Orthodox Easter can’t be pinned down. It wanders about, never in the same place. Every year those of us without a Greek family group nearby to remind us, Google “When is Orthodox Easter?” with the vague worry that we might have missed it. The Orthodox Easter dates are often different because they are based on the old Julian calendar. Although most of the world now follows the Gregorian calendar, the Eastern Orthodox Church still uses the earlier Julian calendar for calculating the dates of festivals such as Easter that are not fixed. When they happen to occur at the same time, there’s a flurry of activity and a bit of a dilemma between eating all the chocolate and all the flaounes. Thankfully most of us like lamb at Easter, so we’re ok there.
I’m not a churchgoer, though if there was a Greek church near me I’d probably pop in just to light a candle, and immerse myself in the smell of beeswax and incense. Greek Church incense is one of my favourite smells. It gets into the very walls and furnishings of places and never leaves. I’d burn it at home if I could but my husband would hate it.
I really wanted to make a Cypriot version of hot cross buns. I wanted them to be savoury not sweet, but still with a nod to Greek tradition, with the red eggs. Cypriot Easter pastries – flaounes – have many delicious, scented ingredients in them, and I wanted all of those in my baked creation. There had to be halloumi and mint. There had to be sweet bombs of sultanas, a hint of sesame and cinnamon and there just had to be the underlying resinous scent of mastichi. So off I went.
You can put red dyed quail eggs in them, or pipe crosses, or just brush with beaten egg and sprinkle sesame seeds, it’s entirely up to you.
Things that I never knew, that I know now: You cannot reliably dye quail eggs, as the speckles are not shell-deep, they’re just a very thin layer. I ended up with white eggs, and all of the patterns slid off into the sink. The whitened eggs took the colour afterwards, once I found proper egg dye. Things I do so you don’t have to.
Note: I used a food processor for the cheese mix, and a stand mixer for the dough itself, because it’s just far easier on my rubbish hands, but if you are able bodied you can just as easily grate the cheeses, finely chop the mint and make the dough by hand with the handle of a wooden spoon and elbow grease.
1 tsp ground cinnamon
1 bunch fresh mint (leaves only, I’d say about half a packed cup)
1 – 2 tsp dried mint
500g strong white bread flour, plus extra in case the dough is too sticky, and for dusting when you knead to bring it together
75g caster sugar
1 tsp cinnamon
1 tsp ground mastichi tears (grind them with sugar, it’s much easier.)
14g instant yeast
40g soft butter
2 medium eggs, beaten
120ml hand hot full-fat milk
120ml hand hot water
For the crosses
75g plain flour
2 tsp tahini
Cube the halloumi and cheddar.
Strip the mint leaves off the stalks.
Pop all of this plus the dried mint and cinnamon into a food processor and whizz until it is fine crumbs.
Mix in the sultanas and then leave it to sit while you make the dough.
Tip the flour into a large mixing bowl/stand mixer and add the salt, sugar, yeast, ground mastic and cinnamon then give it a good mix.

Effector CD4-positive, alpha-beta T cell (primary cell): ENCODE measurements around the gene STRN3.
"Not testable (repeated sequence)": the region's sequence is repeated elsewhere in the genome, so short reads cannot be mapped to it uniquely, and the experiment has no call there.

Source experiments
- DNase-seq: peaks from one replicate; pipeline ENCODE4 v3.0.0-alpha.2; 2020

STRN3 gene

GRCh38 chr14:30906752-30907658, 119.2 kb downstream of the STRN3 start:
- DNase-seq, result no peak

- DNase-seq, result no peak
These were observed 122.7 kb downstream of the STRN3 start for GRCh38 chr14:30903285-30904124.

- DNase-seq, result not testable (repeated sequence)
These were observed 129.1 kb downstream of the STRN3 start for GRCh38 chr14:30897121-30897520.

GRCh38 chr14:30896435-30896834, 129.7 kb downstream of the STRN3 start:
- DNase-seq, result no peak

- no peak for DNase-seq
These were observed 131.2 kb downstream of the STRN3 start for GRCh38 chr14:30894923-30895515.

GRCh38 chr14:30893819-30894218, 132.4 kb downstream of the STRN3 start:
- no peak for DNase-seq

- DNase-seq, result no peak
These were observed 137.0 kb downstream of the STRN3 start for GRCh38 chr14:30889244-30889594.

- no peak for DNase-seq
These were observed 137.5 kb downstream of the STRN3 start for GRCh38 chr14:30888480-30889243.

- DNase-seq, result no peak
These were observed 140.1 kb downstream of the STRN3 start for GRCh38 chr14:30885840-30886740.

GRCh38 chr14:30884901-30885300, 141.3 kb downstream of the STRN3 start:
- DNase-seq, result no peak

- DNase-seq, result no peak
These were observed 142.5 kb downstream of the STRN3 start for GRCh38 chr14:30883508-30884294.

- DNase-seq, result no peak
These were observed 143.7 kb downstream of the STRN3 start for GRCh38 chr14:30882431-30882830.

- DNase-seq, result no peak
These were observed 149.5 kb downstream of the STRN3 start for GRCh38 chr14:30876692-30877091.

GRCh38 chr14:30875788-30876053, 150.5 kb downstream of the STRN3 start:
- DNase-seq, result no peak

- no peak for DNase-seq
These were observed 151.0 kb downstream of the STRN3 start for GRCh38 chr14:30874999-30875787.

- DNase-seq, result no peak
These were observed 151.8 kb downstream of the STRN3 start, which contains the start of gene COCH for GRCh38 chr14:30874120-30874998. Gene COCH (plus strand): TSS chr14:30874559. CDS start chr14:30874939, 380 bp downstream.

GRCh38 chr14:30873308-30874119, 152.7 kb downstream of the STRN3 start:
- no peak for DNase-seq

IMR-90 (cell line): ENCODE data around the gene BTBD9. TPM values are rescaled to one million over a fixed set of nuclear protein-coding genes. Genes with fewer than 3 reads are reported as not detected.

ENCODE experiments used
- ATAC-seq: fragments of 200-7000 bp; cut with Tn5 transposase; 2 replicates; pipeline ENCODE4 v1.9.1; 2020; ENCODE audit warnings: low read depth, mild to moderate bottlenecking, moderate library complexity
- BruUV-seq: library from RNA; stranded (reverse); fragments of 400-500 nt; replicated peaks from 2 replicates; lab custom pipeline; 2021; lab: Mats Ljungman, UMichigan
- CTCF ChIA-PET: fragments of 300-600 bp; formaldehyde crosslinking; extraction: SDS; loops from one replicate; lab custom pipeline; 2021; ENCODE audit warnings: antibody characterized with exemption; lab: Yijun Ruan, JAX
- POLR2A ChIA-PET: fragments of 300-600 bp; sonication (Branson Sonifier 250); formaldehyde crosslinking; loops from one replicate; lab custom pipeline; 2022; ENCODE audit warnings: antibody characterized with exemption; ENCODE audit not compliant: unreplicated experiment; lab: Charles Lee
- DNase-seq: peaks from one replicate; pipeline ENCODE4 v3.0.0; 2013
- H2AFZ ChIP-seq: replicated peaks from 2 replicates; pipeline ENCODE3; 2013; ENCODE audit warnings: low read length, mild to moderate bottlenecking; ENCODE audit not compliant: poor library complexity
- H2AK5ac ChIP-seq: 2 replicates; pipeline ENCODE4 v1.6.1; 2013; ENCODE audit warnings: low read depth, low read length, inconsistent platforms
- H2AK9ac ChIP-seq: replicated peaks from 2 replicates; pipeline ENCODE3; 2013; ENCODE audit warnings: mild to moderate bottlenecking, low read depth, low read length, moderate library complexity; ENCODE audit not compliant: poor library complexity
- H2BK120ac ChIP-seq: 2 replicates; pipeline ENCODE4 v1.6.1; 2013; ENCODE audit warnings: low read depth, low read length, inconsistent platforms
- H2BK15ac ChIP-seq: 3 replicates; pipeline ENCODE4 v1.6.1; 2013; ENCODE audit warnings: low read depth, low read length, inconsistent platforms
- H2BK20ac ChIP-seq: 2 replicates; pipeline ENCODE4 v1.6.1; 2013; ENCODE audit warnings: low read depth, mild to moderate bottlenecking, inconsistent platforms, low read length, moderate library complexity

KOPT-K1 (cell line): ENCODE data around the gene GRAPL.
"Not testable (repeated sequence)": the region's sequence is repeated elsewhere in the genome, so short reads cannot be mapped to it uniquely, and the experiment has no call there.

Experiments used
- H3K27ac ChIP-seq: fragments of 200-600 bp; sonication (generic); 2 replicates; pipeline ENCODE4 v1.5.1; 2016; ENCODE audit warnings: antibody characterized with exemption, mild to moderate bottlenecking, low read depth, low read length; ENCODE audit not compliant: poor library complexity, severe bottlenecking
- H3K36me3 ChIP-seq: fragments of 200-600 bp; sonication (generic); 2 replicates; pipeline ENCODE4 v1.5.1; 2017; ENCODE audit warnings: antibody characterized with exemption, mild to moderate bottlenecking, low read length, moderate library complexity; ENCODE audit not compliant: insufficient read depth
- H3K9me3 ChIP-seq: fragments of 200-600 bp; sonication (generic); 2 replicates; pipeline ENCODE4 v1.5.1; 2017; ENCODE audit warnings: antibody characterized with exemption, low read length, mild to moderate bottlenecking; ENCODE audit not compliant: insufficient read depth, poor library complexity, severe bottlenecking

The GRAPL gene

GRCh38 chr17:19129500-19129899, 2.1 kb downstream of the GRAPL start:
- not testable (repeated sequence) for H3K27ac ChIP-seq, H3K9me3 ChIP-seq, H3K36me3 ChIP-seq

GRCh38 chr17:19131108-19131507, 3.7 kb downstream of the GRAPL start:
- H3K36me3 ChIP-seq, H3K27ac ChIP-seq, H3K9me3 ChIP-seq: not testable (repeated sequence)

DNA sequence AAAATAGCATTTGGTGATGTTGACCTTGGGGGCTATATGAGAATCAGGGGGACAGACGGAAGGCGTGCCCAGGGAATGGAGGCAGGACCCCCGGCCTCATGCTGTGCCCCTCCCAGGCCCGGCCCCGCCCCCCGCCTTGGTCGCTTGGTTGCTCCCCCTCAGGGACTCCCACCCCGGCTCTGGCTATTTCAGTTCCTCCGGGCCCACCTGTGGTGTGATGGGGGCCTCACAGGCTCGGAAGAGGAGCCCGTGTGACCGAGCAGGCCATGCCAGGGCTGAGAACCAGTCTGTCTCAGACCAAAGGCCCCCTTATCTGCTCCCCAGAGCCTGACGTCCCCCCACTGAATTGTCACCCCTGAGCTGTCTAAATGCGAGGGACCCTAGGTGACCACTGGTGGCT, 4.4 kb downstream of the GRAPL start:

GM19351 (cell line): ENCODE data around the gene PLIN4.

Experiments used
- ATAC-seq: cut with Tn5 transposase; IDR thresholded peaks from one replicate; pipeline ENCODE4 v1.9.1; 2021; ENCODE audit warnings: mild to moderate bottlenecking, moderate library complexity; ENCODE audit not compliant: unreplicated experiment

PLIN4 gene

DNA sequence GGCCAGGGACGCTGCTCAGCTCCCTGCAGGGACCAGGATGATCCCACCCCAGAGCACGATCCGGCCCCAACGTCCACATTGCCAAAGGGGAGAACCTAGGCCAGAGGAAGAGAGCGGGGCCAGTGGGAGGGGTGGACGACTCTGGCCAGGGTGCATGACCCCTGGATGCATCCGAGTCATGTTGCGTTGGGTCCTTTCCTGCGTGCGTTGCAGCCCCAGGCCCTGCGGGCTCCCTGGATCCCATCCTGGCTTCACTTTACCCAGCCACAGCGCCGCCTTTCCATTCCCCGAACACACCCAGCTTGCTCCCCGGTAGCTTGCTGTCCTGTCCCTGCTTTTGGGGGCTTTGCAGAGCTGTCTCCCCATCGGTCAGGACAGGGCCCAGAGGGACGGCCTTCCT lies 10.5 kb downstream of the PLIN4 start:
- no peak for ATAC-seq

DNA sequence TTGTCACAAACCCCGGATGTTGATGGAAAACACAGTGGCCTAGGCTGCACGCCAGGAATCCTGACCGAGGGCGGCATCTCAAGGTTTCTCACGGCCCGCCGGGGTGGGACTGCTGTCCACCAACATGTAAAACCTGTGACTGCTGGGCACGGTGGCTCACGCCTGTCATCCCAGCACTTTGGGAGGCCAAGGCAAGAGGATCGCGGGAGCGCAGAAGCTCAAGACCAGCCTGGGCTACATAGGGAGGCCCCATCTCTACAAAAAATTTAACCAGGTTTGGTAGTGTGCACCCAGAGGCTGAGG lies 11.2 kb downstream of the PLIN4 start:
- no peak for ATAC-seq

Add in the butter, water, milk and egg then 2-3 cups of the halloumi/cheddar/mint mixture. Add as much as you wish, or as much as you think the dough will take. I used 2 cups of it, but I think it could take 3.
Next add the butter and pour the hand-hot milk and the hand-hot water over the butter followed by the beaten egg.
Now mix everything to a dough, starting with a spatula and finishing with your hands until it is all combined, evenly mixed and leaves the bowl clean. (I used the dough hook on low so that nothing splashed out of the bowl)
If it is too sticky to be cohesive, add flour 50g at a time until it comes together into a ball. It will be a little tacky because of the mastic.
Next cover the bowl with a polythene bag (I used a shower cap) and leave it at room temperature to rise – it will take about 1½ hours to 2 hours to double its original volume. It does go whoosh a bit nearer to the end time.
Turn the dough out on to a clean work surface (you shouldn’t need any flour) and press out the air.
Now divide the mixture into twelve using a palette knife. (I weighed each piece as I’m like that)
Take one piece of the dough and shape it into a round then roll it between the fingers of each hand, keeping your hands flat, to form a fairly smooth round ball (this should only take about 10 seconds or so) then do the same with the remaining pieces of dough.
Arrange them on the lined or greased baking sheet (allowing plenty of room for expansion).
Poke a hole in each one and pop in a red quails egg if you want to, or just pipe crosses on all of them after they have risen, if you want the least faff version.
Leave them to rise on the lined baking sheet inside a large, lightly greased polythene bag for 45 minutes to an hour, or again until about double the size.
Mix the cross ingredients together. It has to be smooth enough to pipe (I used a disposable, small piping bag).
Once the buns have risen, pipe the crosses on OR brush gently with beaten egg and sprinkle with sesame seeds. Also less faff.
Bake for 17 minutes at 200C until well risen, browned and sounding hollow when the bottoms are tapped.
I have resisted these all weekend, as I’m taking them to work, but I gave in and tried one. They are delicious. Exactly how I wanted them to be. Savoury, with an overtone of cheese, and small sweetness pockets from the sultanas. I will absolutely make these again.